Revelation 19:11-16 states, “I saw heaven standing open and there before me was a white horse, whose rider is called Faithful and True. With justice he judges and wages war. His eyes are like blazing fire, and on his head are many crowns. He has a name written on him that no one knows but he himself. He is dressed in a robe dipped in blood, and his name is the Word of God. The armies of heaven were following him, riding on white horses and dressed in fine linen, white and clean.Coming out of his mouth is a sharp sword with which to strike down the nations. ‘He will rule them with an iron scepter.’ He treads the winepress of the fury of the wrath of God Almighty. On his robe and on his thigh he has this name written: KING OF KINGS AND LORD OF LORDS.”
There is a window in the Nave at Mt. Olive that has three crowns on it. The top crown represents Jesus as Lord and King. The combined [three] crowns honor Christ as Lord of lords, King of kings and heavens Eternal King.
In the Old Testament, there was an event that shows the ancient concept behind the phrase, “king of kings.” It betrays the world’s way of demonstrating control and power over another nation. Saul was Israel’s king. Saul was instructed, in 1 Samuel 15, to destroy a very vindictive and hateful nation (the Amalekites) who had taunted Israel’s weak and vulnerable population. They were sneaky, deadly and wicked in their attacks against Israel when the nation of Israel ventured out of the Exodus and moved toward the Promised Land.
Because of their historically evil nature, God called on Saul and his troops to completely destroy them, down to the last person and animal among them. Saul verbally complied but practically sidestepped complete obedience to God’s command. Saul did not kill their king. He kept Agag, the king, alive.
Why did Saul do that? There was a cultural custom that Saul adopted. If one king defeated another king, the victor would not kill the king but rather keep him alive and imprisoned so that he himself could be known as a king over another king (or “king of kings”). It appears that Saul was hoping to gain this title by keeping Agag alive. God did not approve.
God did not approve because this “human logic” was in complete defiance to God’s command. Such logic in the face of a direct precept of God is very common among human followers of God. We can love God but divert our actions from completely following what God prescribes. Often such detours are pursued because of human logic or human desires. After all, what would this one little disobedience really do to hurt God’s people?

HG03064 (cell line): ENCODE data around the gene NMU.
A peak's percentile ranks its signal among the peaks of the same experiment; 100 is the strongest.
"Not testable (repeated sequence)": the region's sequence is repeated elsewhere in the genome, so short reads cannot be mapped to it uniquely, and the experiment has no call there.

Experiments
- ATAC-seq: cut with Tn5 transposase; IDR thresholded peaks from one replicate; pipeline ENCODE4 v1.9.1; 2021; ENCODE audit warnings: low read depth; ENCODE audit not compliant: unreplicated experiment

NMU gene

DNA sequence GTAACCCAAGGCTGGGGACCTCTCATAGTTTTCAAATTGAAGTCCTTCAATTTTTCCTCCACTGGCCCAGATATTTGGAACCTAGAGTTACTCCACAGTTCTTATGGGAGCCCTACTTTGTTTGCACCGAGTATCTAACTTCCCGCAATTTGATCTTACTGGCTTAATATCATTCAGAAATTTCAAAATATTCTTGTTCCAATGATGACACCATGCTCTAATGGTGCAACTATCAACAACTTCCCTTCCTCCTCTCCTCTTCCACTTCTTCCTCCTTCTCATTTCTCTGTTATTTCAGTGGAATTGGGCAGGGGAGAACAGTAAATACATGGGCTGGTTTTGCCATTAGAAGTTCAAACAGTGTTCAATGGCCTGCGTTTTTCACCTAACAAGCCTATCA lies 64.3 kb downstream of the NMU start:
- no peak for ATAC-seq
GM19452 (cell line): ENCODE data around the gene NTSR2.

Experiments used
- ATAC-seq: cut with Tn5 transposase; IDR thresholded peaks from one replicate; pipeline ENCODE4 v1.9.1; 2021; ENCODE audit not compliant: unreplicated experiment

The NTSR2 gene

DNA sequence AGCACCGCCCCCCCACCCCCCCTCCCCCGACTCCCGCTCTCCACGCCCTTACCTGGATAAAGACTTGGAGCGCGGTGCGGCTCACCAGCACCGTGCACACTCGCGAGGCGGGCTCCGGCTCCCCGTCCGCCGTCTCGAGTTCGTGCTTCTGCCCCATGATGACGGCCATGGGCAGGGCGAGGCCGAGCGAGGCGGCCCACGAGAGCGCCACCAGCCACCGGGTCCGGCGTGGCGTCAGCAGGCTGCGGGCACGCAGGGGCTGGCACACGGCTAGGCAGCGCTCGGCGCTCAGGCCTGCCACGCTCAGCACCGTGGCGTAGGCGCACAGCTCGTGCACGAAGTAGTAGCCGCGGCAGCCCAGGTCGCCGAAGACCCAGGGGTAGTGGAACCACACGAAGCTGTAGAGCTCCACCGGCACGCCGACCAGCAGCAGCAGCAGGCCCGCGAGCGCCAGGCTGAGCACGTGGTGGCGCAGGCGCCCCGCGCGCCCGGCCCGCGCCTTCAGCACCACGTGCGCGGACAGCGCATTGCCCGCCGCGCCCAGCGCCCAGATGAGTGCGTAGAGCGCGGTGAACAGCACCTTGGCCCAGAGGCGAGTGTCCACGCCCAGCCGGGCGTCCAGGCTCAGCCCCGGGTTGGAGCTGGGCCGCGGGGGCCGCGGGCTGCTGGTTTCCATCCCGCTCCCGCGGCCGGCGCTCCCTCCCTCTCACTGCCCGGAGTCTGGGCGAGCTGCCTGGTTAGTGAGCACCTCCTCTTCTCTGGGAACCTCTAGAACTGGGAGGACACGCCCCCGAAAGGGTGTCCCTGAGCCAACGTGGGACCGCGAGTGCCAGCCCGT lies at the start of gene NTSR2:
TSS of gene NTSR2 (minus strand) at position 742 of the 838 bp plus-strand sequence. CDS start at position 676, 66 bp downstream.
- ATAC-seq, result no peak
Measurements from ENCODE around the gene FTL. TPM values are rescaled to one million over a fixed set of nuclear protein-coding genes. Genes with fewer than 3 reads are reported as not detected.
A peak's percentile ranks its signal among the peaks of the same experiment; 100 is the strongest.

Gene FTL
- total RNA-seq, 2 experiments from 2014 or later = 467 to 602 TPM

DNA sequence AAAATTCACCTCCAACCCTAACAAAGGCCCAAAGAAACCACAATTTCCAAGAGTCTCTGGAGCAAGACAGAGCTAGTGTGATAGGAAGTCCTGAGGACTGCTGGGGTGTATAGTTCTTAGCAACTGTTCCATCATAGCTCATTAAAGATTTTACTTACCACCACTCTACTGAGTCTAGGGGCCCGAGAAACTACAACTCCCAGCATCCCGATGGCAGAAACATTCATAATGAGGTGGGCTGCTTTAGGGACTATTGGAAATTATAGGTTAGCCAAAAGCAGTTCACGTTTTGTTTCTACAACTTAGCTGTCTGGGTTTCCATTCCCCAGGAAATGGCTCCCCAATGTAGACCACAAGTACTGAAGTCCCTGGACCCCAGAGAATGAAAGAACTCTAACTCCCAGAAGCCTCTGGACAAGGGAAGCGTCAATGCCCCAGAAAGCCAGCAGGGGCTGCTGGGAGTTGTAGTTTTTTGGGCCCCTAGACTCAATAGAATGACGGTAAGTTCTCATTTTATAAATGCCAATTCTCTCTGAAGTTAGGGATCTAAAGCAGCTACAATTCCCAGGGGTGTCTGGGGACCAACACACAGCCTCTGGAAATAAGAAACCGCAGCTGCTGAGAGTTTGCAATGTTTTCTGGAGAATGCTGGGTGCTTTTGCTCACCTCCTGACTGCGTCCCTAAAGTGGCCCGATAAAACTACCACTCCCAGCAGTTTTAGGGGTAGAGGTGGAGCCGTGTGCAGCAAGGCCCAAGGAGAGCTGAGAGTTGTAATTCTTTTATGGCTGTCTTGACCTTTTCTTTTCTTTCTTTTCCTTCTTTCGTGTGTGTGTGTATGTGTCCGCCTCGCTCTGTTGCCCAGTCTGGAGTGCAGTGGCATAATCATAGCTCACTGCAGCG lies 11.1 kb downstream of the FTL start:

If you have ever read the book of Esther, you realize that the villain in the historical account of Esther is from the family of Agag. The villain arose hundreds of years later as a result of God’s command being partially ignored. What a lesson for us! This should cause us each to examine our own hearts and our own conduct. Are we so bent on doing what makes sense to us even though it knowingly belies God’s will?
Saul’s actions made human sense at the time. But human logic and insight is so short sighted. God knew the long term effects of disobedience. If Saul would have followed God’s direction, he would have been spared from a lifetime of torment and would have also protected Israel’s future.
On an even bigger level, if Jesus is really King of kings, then we have a call to listen and obey his loving direction. His title, King of kings, is not in the process of being procured. His title is already fully realized. There is no nation or prince or president, dictator, or pompous leader who is above Jesus. Jesus reigns as supreme and unstoppable King.
As our King, he secures our future by being King over every power, every president, every dictator and regent. Our King of kings seeks to rule our hearts by being committed to us, his subjects. Our King has already shown us his faithful allegiance; he did this, not by the death of a nation or another king. As our King he became the victim so that he could, by his death, reclaim our allegiance forever. His own shed blood is proof of how far he will go to save us. His brutal death is evidence of his allegiance. His willingness to die is the security we need to know that we now will live with him forever - our debt to God was paid by his death.